Patient Education Quick Reference Guide Diablo Valley Oncology/Hematology Medical Group Phone Number: 925-677-5041Uses For This Medication
- Deferasirox is used to treat chronic iron overload (excess iron), a side effect of blood transfusions.
- This medication may also be given for other conditions as determined by your doctor.
How This Medication WorksDeferasirox is a type of medication called an iron chelator. Iron chelators work by binding to excess iron in the body and helping to remove this iron through the urine and/or feces. Excess iron occurs in patients who are receiving frequent blood transfusions to help treat rare blood disorders, including thalassemia, sickle cell disease, and other rare anemias or myelodysplastic syndromes. If iron overload is not treated, the excess iron in the body can lead to serious health problems, including liver and heart damage.
Benefits Of This MedicationDeferasirox has been shown to either maintain or reduce iron levels in patients who’ve received numerous blood transfusions.
Who Should Not Take This MedicationYou should not take this medication if you:
- Are allergic to deferasirox or any of its components
Precautions To Be Aware Of Before Taking This Medication
Activity related precautionsDeferasirox can cause dizziness. Use caution or avoid operating machinery, including driving a car, while taking this medication.
Organ related precautions
- This medication can cause changes in the ability of your liver and/or kidneys to work normally. Some of these changes, especially those in the kidney, can be serious or life threatening. Your doctor or healthcare provider will check your liver and kidneys regularly, usually through blood tests, while you are on this medication to make sure that they are both working properly. If you have any liver or kidney problems before starting this medication, make sure that you tell your doctor or healthcare provider so that he or she can watch you carefully for possible problems or side effects.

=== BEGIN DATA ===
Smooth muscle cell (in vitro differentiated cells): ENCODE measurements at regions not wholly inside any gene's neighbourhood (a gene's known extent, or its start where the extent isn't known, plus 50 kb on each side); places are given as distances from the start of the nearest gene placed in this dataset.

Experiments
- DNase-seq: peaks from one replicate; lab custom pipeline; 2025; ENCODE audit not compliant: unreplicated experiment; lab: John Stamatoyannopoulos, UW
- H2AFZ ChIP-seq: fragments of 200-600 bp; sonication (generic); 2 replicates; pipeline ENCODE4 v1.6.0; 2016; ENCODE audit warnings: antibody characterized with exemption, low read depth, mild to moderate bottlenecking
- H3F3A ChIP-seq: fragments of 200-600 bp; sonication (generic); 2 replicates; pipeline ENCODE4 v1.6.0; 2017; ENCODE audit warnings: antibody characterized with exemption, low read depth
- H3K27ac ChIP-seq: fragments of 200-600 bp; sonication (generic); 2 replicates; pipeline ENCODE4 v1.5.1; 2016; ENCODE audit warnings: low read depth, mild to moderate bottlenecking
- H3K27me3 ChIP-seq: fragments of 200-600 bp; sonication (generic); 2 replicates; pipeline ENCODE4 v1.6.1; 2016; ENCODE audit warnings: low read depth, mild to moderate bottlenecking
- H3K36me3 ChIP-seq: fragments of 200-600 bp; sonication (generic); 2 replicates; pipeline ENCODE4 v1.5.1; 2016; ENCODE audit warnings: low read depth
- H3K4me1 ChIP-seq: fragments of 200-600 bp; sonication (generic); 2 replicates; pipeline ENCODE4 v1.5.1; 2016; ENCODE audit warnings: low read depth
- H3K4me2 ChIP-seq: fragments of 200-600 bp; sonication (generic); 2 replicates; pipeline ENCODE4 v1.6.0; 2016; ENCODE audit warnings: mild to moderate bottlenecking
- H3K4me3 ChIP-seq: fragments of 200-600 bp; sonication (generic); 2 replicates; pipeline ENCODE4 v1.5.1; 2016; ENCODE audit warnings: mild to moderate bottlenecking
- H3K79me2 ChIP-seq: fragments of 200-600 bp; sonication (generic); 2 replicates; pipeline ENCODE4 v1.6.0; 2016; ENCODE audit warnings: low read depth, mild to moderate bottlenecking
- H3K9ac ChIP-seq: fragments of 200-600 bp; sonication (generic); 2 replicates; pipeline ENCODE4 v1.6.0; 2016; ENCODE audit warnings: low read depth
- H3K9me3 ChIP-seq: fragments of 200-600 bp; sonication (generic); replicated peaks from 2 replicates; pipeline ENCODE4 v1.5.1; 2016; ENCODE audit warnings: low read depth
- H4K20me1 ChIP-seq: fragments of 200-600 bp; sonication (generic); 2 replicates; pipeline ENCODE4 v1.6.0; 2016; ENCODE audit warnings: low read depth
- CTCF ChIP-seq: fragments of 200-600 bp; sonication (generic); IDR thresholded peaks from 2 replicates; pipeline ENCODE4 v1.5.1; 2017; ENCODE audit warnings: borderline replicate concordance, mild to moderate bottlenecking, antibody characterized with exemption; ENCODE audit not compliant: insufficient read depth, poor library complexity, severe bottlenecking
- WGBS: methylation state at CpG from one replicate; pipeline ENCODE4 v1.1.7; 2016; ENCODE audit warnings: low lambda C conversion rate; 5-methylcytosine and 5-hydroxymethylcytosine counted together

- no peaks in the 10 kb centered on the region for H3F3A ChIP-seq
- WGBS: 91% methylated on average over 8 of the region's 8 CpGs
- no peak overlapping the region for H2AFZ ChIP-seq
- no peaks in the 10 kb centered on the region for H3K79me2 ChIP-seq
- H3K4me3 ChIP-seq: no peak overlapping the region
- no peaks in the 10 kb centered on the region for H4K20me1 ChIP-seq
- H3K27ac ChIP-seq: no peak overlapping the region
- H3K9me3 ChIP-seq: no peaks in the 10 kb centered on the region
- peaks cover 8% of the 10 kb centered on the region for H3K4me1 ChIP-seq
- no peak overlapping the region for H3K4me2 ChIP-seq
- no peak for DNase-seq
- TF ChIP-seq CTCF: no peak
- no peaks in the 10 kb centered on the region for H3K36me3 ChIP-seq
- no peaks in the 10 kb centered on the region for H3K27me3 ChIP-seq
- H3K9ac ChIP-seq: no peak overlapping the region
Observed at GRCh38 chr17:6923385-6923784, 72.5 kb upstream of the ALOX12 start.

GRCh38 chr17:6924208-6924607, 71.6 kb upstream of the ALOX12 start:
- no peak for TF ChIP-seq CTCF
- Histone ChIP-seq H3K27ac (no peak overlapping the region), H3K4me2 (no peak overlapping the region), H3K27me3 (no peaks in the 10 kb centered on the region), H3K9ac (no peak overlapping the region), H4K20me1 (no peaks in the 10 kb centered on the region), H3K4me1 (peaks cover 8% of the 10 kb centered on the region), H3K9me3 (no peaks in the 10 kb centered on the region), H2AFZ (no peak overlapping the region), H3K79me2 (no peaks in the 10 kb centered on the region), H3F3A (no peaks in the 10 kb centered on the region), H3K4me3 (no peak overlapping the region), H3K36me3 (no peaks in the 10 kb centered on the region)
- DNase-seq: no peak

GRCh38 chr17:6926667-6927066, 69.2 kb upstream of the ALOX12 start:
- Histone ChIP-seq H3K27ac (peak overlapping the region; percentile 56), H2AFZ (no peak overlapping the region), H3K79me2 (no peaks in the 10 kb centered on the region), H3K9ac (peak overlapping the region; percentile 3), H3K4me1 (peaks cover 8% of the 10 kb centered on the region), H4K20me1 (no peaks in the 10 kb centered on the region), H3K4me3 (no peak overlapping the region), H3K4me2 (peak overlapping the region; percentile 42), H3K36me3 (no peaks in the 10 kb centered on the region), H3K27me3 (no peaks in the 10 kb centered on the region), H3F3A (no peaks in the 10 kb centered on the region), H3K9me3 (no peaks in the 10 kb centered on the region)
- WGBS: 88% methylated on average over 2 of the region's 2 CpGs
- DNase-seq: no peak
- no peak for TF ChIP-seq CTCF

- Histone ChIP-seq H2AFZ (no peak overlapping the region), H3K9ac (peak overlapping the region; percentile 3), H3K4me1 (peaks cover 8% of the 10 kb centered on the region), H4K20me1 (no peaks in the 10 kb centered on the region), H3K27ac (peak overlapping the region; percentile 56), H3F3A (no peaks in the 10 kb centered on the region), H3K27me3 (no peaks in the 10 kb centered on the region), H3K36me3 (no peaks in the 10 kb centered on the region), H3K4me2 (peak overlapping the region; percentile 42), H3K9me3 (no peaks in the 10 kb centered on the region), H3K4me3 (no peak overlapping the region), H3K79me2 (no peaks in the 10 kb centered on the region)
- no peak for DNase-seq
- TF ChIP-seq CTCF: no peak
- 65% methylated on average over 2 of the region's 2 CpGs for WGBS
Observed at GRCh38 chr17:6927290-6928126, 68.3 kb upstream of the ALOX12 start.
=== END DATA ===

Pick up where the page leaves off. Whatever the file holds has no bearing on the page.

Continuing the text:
- This medication can cause hearing problems. As a result, your doctor may recommend that you get regular ear exams before and while you are receiving deferasirox. Let your doctor or healthcare provider know if you experience any ringing in the ears or loss of hearing.
- This medication can cause eye problems, including damage to the lens and retina, cataracts, and increases in intraocular pressure (the pressure within the eye). If you have a history of eye problems, you should tell your doctor or healthcare provider. In addition, your doctor may recommend that you get regular eye exams before and while you are receiving deferasirox. If you notice any vision changes, let your doctor or healthcare provider know right away.
- This medication may temporarily reduce the number of platelets in your blood. This can increase your risk of bleeding. Contact your doctor or healthcare provider if you notice unusual bleeding or bruising, have black or tar-like stools, see blood in your urine, or develop pinpoint red spots on your skin. If your platelet levels become too low, your doctor or healthcare provider may recommend that your treatment be delayed, that you receive a platelet transfusion, and/or that you take medication to help increase the number of platelets in your blood. To lower your chance of bleeding, do not use aspirin, aspirin-containing medications, or aspirin-like medications (for example ibuprofen, naproxen). Use caution with sharp objects like razors and nail cutters, and avoid activities that can cause cuts, bumps and bruises. You should not floss your teeth if you have been told you have low platelets.
- This medication may temporarily lower the number of red cells in your blood. This can increase your risk of anemia. If your red blood cell level becomes low, you may feel tired and weak. If your red blood cell level becomes too low, your doctor or healthcare provider may recommend that your treatment be delayed, that you receive a red blood cell transfusion, and/or you receive a medication to help increase the red cells in your blood.